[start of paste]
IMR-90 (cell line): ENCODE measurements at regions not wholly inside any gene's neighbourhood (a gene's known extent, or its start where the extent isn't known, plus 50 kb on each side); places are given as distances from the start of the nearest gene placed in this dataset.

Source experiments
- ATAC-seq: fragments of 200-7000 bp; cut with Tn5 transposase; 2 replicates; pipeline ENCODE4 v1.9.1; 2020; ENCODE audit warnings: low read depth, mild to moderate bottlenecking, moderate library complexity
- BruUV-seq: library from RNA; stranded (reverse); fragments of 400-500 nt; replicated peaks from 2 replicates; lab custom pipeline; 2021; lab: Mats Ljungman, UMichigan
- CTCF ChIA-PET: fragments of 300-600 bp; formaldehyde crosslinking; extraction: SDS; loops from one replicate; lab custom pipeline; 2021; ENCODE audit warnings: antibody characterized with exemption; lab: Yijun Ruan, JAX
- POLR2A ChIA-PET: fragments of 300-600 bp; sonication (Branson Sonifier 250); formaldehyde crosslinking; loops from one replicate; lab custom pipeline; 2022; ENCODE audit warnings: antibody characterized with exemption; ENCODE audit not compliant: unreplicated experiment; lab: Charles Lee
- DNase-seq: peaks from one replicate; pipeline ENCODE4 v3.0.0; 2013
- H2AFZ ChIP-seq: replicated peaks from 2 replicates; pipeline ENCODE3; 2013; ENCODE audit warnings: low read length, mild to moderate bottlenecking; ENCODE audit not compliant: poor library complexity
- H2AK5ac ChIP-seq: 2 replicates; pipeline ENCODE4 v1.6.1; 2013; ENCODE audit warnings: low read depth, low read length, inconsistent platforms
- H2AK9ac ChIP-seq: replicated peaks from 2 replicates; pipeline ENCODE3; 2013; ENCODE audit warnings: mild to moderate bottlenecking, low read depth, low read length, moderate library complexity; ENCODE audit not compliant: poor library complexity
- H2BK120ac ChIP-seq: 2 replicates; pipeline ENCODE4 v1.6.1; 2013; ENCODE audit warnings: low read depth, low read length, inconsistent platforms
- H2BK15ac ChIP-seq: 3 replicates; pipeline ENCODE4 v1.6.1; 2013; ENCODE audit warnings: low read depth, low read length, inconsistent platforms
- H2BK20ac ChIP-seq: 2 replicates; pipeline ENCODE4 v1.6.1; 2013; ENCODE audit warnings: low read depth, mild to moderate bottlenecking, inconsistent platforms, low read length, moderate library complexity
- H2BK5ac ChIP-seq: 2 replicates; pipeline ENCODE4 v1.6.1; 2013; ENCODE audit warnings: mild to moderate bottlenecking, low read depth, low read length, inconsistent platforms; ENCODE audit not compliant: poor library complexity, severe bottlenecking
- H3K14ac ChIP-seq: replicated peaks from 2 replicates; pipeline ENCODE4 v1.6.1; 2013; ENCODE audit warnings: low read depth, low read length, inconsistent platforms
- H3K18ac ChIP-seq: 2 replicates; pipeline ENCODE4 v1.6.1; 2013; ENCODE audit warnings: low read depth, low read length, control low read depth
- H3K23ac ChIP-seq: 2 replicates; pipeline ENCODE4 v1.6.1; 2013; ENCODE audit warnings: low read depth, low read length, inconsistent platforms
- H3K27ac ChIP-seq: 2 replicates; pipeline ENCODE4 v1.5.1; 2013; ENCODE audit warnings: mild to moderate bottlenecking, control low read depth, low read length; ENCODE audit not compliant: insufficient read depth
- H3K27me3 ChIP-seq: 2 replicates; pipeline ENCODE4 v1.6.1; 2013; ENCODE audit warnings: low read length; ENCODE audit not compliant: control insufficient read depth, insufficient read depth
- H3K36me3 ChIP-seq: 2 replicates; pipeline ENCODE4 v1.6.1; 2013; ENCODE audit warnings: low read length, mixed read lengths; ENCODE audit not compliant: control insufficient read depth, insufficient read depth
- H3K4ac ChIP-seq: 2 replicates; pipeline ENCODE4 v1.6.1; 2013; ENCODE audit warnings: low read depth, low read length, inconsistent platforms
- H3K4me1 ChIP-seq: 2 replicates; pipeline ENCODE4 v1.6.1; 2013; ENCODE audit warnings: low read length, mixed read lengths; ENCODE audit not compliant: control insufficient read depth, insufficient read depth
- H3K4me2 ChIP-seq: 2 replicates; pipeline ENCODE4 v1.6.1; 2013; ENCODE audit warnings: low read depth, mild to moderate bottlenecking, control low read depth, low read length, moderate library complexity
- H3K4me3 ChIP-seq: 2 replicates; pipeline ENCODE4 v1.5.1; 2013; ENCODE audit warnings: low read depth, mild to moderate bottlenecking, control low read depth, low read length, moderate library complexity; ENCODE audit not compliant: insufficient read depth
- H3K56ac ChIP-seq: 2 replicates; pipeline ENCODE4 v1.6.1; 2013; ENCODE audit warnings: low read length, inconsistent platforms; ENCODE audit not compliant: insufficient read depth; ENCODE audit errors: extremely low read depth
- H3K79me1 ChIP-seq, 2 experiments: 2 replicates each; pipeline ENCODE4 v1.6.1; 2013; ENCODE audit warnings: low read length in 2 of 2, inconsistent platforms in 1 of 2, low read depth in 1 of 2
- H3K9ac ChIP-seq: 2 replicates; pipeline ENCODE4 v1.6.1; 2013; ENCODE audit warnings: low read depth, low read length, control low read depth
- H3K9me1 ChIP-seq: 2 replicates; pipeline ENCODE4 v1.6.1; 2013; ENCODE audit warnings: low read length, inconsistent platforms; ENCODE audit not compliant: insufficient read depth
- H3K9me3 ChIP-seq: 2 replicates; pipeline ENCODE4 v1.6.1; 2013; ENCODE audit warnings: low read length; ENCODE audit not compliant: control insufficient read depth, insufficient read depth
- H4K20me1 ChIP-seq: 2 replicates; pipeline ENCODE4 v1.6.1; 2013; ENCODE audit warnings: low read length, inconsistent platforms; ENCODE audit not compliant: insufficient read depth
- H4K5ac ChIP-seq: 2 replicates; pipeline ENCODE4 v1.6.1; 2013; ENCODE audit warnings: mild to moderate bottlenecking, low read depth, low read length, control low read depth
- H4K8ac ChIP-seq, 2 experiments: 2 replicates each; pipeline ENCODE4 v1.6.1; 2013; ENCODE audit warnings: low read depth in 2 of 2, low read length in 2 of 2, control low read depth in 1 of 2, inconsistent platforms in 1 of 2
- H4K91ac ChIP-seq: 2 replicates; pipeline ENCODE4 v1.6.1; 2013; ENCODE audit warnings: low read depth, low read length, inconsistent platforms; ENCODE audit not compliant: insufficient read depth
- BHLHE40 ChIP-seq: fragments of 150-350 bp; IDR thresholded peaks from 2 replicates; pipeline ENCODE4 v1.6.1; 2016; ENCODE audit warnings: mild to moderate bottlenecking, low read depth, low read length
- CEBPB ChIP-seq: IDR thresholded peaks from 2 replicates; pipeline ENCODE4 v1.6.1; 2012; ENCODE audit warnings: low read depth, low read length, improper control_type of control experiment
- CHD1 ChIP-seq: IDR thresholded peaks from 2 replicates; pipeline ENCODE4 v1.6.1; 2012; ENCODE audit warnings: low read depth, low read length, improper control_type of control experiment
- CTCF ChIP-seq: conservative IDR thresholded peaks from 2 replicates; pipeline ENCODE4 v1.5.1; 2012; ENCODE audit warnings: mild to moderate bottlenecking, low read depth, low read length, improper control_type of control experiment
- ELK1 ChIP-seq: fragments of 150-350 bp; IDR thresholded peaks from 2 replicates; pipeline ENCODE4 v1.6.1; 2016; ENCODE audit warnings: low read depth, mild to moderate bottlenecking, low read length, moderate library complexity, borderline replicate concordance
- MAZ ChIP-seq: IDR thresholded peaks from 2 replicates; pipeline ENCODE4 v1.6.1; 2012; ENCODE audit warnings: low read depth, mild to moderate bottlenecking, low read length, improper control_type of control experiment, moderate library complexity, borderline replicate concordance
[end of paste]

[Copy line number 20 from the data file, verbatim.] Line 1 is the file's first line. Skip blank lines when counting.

- H3K36me3 ChIP-seq: 2 replicates; pipeline ENCODE4 v1.6.1; 2013; ENCODE audit warnings: low read length, mixed read lengths; ENCODE audit not compliant: control insufficient read depth, insufficient read depth